Peloncillo Mountains

Cattle Watering Pond

The water resources of the region have always been marginal. In 1934 Will C. Barnes wrote after revisiting the valley: “Many of the old valuable grasses and forage plants were gone. The green meadows were replaced by wide expanses of drifting sand. Of running water, except during the summer rains when floods occurred, there was almost none.”

Today, the San Simon and Whitlock Cienega are both dry, as is nearby Parks Lake. Only a few artesian wells in the area are still flowing, and artesian pressure has been steadily decreasing: windmills had long had to assist the water to reach the surface, and even these have failed recently, and dry tanks are increasingly abandoned.

Any significant groundwater resources are limited to a network of aquifers, and in-depth investigations of the economic aspects of aquifer water quality are, remarkably, a relatively young field. Increases in salinity from irrigation re-charge and undesirable mineral content in irrigation water from ambient groundwater and aquifers have, however, already been indicated in the San Simon Valley. According to an Arizona Department of Environmental Quality (ADEQ 2002) Baseline Study from 2004, groundwater in the lower or artesian aquifer rarely met health-based standards because of frequently elevated fluoride or arsenic concentrations. Then, too, groundwater in the upper aquifer often also did not meet health-based standards because of elevated fluoride or nitrate concentrations.

Peloncillo Mountains

Dry Water Detention Area

The Bowie pistachio plantation contact is Jim Cook of the Pistachio Corporation of Arizona, Bowie (520-847-2554).

Sky Island Alliance (SIA) is currently conducting a statewide “Spring’s Inventory” and reports that fifty springs will have been inventoried by the end of 2013. SIA should be encouraged to conduct a follow-up of the ADEQ 2002 Baseline Study of the San Simon Basin and note the changes during the past decade.

The now dry detention dam lakes no matter how shallow they were (1-2 feet), in the San Simon Basin north of Bowie and San Simon were convenient stop-overs for numerous species of migratory ducks, but no more: no ducks were sighted in the area again this season, and one by one the ponds in the area have been going dry at a rapid rate over the past four years.

Dry Detention Dam Lake

Dry Detention Dam Lake

To make the ecological situation of this threatened area even worse, in the Sierra Club’s Rincon Group Newsletter (July – September 2012), Russell Lowes reports that Southwestern Power Group (SWPG) wants to build a large natural gas plant (SunZia) north of the Chiricahua Mountains near Bowie, and this would certainly be a significant source of pollution, even as far west as Tucson. The start-up is now planned for 2015 after the local Board of Supervisors granted the developers a construction permit extension in November of 2009.

The agency that is controlling the Environmental Impact Statement (EIS) process for the projected Bowie natural gas plant is, as you might suspect, the perennial rancher’s friend who continues to support a no longer economically viable way of cowboy life at taxpayer expense across the West, namely the federal Bureau of Land Management.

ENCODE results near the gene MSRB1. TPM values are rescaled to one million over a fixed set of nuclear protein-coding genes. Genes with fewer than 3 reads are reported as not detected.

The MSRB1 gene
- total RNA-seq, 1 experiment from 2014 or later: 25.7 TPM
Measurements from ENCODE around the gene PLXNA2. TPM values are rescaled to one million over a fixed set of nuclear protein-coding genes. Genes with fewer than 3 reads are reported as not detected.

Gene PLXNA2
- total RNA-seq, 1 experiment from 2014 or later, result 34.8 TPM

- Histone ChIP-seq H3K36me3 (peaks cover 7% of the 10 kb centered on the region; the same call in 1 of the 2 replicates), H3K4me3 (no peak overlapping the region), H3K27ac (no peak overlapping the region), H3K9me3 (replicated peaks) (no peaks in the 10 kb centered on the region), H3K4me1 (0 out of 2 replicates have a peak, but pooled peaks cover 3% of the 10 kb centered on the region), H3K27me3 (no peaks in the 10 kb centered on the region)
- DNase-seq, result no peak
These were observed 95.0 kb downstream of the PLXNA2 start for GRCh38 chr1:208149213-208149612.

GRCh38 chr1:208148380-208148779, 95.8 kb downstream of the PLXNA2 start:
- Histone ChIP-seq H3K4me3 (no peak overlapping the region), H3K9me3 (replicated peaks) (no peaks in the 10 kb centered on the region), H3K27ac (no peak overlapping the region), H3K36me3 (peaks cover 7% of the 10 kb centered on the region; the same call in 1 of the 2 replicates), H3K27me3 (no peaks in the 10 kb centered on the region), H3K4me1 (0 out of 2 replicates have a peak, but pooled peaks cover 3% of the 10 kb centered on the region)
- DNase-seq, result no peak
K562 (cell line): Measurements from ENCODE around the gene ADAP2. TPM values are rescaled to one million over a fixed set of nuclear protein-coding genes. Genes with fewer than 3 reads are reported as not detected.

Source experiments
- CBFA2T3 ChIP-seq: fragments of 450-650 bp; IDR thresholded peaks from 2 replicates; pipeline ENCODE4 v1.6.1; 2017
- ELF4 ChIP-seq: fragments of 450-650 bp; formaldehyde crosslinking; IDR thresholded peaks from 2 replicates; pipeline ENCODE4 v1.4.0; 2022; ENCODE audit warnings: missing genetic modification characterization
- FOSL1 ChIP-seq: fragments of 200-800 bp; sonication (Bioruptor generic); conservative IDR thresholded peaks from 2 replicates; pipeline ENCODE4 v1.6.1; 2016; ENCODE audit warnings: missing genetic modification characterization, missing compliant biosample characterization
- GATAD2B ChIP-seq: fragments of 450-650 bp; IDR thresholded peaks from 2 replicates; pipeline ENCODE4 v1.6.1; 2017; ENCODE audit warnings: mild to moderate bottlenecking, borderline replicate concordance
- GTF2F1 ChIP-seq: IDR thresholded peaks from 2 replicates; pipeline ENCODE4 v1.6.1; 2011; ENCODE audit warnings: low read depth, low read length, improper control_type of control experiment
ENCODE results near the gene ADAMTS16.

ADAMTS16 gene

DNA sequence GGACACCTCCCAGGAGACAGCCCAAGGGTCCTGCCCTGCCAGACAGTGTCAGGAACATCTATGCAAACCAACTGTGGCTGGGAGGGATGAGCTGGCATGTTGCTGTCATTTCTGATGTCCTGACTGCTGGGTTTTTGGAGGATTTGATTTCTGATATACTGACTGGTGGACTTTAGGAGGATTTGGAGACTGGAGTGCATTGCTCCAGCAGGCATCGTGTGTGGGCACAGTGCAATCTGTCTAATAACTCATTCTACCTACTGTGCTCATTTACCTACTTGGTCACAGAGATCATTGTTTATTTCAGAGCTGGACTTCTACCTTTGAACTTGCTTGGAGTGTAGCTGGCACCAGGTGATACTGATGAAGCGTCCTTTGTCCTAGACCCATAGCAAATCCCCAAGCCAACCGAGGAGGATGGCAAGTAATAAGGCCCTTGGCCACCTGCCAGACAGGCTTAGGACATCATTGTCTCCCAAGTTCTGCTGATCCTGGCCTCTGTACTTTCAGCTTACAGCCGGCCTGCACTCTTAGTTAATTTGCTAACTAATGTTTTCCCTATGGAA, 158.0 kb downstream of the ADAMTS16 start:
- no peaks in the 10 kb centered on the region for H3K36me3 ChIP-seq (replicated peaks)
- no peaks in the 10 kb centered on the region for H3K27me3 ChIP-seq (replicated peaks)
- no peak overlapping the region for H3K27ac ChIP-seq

According to some environmentalists (Cascabel Working Group, July 17th, 2011), SWPG has “intentionally hidden its intended use of SunZia (Southwest Transmission Project) for the Bowie plant and appears to have misrepresented the project as delivering primarily renewable energy to gain the support of governmental, environmental and public interests to expedite the project’s construction.” 

Hydrographic declines (subsidence) in the Bowie area have been recorded since the 1980s as part of surveys of pre-consolidation stress on aquifer systems, but there do not seem to be more recent post-plantation reports from the area; see Water Resources Research for June 1981 which cites a local decline of more than 278 feet since 1952 in a well five miles east of Bowie.

There seems to be a lack of up to date water demand estimate studies for the area, and, if this is the case, it is probably masking a serious case of Arizona-style ecocide.

The promised land that Will C. Barnes wrote about years ago was in the making for centuries and cannot be restored in just a few years: “The present emergency offers a vast field for true conservation. But remember this, it will not be accomplished in a year or a dozen years. And most of all, to succeed, it will require conscientious cooperation by every stockman using these lands. In no other way will it be brought about,” wrote Barnes. He concluded that the valley was not an isolated or unusual area. “All over the West, similar areas are now going through the same destructive process of erosion.”

Peloncillo MountainsImages by kenne

Click here to see a slideshow of Kenne Turner’s San Simon Valley images. 

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Lordsburg Playa   Leave a comment

Doubtful Canyon Weekend Dec 2012

Looking east from the Peloncillo Mountains over the Lordsburg Playa. — Image by kenne

The Lordsburg Playa is a large alkaline lake that contains deposits of calcium, magnesium, sodium, potassium, sulfate and chloride. It is considered a good example of a mineral soil flat wetland, which are barren, generally dry, flat, and undrained. The Sky Island Alliance classifies the area unworthy of any conservation effort except that an important aquatic arthropod assemblage survives there and flourishes when the playa holds water.

Surrounding the  flats is a zone of vegetation in strongly alkaline soil that is not diverse but contains some rare plant species worthy of conservation efforts. The greatest threat to this community is grazing, since the vegetation that grows there can tap water resources throughout the year.

kenne

Peloncillo Mountains